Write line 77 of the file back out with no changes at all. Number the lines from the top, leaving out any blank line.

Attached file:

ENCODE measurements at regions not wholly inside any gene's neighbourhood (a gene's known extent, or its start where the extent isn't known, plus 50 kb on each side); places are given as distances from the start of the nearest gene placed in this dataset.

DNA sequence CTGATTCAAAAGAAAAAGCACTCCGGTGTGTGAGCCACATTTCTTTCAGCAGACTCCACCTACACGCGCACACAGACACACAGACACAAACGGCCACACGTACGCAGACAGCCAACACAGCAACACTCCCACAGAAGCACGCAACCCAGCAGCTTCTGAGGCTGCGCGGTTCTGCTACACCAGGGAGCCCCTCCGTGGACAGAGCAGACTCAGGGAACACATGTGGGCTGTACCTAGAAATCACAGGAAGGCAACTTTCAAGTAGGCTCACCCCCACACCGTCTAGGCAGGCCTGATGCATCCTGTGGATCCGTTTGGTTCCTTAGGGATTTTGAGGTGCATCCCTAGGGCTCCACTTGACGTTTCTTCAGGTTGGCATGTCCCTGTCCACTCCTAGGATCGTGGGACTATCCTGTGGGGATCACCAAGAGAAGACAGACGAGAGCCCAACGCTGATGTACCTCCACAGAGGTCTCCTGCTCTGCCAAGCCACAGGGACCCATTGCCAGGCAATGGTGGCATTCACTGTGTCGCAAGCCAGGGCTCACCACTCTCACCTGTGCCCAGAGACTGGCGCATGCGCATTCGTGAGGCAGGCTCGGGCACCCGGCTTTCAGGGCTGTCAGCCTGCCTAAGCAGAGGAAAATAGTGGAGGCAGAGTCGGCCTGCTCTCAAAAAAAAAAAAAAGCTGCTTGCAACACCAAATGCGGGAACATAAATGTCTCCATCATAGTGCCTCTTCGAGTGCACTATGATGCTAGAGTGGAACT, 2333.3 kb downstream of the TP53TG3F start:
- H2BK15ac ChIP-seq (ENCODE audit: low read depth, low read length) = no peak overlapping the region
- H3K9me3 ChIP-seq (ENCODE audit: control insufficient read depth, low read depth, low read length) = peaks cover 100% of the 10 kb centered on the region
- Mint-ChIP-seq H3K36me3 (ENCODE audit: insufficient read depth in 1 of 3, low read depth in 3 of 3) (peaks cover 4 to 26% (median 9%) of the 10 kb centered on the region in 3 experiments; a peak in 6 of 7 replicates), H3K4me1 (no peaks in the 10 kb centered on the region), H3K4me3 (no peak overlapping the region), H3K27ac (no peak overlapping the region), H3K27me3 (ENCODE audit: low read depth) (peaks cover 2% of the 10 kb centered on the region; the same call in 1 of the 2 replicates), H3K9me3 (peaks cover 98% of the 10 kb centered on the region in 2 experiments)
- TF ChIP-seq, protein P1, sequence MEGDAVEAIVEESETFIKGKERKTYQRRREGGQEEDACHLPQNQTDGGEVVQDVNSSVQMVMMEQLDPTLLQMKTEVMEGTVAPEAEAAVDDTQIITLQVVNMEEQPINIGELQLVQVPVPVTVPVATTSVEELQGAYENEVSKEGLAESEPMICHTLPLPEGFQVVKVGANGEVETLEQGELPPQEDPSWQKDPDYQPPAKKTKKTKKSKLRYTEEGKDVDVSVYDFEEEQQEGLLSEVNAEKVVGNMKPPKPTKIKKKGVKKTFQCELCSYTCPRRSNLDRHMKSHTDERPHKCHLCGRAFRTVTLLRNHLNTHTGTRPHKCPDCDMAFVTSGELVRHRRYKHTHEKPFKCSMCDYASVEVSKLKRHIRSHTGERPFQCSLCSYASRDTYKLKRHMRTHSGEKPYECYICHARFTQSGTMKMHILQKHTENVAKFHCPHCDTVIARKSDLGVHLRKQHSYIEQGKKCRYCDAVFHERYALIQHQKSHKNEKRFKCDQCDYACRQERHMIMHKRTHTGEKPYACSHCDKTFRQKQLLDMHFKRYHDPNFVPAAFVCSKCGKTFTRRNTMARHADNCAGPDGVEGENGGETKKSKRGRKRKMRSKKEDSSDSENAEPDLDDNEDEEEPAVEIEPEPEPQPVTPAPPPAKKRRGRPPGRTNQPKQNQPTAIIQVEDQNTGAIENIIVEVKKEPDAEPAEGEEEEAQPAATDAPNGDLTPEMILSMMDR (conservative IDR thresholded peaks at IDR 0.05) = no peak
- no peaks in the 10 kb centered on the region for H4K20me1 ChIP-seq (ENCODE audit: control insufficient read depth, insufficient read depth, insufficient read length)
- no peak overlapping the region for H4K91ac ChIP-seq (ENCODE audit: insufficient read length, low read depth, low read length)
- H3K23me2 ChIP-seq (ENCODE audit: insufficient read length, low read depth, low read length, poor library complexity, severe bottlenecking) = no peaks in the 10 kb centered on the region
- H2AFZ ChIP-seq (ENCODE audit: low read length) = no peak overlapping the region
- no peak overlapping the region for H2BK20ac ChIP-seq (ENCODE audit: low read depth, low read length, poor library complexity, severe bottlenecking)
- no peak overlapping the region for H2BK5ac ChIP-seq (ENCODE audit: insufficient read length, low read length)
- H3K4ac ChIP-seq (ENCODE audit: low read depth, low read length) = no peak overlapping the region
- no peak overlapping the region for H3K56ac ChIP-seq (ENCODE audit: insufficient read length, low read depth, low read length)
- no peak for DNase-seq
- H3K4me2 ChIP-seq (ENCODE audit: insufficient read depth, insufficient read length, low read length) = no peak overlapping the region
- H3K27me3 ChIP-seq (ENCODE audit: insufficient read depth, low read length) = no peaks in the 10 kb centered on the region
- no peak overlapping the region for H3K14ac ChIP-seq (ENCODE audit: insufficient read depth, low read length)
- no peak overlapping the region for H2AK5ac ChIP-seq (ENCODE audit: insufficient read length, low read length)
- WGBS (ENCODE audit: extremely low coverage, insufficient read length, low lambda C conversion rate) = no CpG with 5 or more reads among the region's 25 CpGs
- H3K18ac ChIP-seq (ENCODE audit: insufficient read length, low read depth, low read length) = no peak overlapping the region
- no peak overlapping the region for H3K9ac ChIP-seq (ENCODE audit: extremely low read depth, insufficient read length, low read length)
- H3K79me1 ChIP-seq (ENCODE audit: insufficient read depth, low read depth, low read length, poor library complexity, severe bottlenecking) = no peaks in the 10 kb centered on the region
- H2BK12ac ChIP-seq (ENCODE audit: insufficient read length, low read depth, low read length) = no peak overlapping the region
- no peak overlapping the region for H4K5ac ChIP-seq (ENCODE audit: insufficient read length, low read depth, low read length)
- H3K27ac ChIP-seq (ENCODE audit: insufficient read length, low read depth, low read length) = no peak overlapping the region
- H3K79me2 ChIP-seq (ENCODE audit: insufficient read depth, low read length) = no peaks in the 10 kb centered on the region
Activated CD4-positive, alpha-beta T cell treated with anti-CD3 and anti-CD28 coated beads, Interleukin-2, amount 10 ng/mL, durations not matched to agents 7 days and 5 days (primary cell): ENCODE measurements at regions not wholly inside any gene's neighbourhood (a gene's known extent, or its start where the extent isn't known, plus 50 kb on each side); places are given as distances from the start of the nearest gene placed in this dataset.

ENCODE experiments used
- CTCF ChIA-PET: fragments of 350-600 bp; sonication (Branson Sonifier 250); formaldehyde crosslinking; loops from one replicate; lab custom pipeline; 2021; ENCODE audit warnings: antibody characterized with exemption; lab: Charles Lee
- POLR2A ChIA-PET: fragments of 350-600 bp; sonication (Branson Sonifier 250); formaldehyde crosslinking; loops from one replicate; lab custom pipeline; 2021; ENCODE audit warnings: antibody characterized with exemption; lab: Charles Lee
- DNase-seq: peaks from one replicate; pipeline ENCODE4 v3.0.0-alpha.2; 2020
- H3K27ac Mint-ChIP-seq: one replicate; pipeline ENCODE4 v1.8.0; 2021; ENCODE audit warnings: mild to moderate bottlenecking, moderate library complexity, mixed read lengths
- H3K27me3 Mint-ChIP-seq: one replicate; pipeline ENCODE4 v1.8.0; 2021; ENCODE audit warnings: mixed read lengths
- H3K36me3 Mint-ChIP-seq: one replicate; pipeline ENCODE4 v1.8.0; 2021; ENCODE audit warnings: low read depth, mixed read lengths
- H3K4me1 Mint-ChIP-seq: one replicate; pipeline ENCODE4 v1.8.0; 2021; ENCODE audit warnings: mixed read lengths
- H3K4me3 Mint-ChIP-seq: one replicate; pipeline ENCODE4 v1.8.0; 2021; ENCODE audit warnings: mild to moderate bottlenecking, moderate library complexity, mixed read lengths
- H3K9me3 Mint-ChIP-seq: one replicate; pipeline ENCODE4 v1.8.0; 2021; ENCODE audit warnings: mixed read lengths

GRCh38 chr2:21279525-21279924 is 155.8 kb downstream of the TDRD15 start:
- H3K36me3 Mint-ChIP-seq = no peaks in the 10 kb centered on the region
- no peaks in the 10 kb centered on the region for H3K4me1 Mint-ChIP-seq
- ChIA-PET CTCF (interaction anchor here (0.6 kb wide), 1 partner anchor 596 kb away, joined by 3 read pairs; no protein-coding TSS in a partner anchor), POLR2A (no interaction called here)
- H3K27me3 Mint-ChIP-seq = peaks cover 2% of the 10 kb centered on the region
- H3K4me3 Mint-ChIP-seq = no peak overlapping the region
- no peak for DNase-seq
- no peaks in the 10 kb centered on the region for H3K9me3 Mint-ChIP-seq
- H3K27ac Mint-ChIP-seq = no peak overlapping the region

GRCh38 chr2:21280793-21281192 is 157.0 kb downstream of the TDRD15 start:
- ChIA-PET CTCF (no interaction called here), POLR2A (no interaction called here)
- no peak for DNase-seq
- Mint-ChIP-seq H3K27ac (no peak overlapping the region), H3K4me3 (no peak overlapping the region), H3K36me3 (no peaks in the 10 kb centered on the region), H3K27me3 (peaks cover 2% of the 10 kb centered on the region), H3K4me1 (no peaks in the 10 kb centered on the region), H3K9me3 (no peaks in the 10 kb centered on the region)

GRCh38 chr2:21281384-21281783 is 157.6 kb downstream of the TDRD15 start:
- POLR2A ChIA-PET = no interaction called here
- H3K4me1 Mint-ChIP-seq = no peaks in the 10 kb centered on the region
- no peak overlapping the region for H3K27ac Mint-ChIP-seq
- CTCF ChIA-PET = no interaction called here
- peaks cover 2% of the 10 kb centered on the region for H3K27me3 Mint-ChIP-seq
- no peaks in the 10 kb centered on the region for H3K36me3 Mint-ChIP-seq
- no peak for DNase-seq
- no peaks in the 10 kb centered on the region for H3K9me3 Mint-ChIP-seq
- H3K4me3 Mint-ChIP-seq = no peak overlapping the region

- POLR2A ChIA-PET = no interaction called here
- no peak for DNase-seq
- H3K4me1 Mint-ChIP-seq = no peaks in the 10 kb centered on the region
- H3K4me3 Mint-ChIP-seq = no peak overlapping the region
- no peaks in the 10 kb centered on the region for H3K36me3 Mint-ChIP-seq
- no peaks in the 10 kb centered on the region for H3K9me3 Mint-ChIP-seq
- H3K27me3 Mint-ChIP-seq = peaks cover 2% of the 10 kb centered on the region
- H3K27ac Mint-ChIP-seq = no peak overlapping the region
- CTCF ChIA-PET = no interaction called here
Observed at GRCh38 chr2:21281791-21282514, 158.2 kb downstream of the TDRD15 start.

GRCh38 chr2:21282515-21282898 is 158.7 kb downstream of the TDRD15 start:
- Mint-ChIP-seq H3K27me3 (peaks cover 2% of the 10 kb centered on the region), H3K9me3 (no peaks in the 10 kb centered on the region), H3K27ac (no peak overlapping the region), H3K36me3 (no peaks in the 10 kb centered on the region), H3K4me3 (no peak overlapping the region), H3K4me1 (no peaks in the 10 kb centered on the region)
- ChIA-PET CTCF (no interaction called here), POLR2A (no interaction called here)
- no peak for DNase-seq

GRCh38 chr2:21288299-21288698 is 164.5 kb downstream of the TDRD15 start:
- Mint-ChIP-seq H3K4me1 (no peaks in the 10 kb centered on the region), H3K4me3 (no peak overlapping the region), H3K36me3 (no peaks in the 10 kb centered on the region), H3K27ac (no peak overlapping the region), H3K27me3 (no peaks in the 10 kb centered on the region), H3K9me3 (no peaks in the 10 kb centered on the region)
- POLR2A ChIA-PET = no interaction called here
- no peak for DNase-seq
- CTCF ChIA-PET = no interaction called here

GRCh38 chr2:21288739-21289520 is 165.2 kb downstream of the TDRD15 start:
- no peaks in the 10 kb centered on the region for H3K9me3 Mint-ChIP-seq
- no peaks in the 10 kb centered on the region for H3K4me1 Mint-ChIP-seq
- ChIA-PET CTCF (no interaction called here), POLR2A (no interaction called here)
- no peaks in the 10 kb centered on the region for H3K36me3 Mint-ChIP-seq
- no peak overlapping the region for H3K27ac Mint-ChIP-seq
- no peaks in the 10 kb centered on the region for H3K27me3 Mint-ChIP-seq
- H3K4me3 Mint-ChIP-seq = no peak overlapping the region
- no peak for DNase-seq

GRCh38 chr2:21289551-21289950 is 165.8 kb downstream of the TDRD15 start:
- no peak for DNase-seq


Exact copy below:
- Mint-ChIP-seq H3K4me1 (no peaks in the 10 kb centered on the region), H3K4me3 (no peak overlapping the region), H3K36me3 (no peaks in the 10 kb centered on the region), H3K27ac (no peak overlapping the region), H3K27me3 (no peaks in the 10 kb centered on the region), H3K9me3 (no peaks in the 10 kb centered on the region)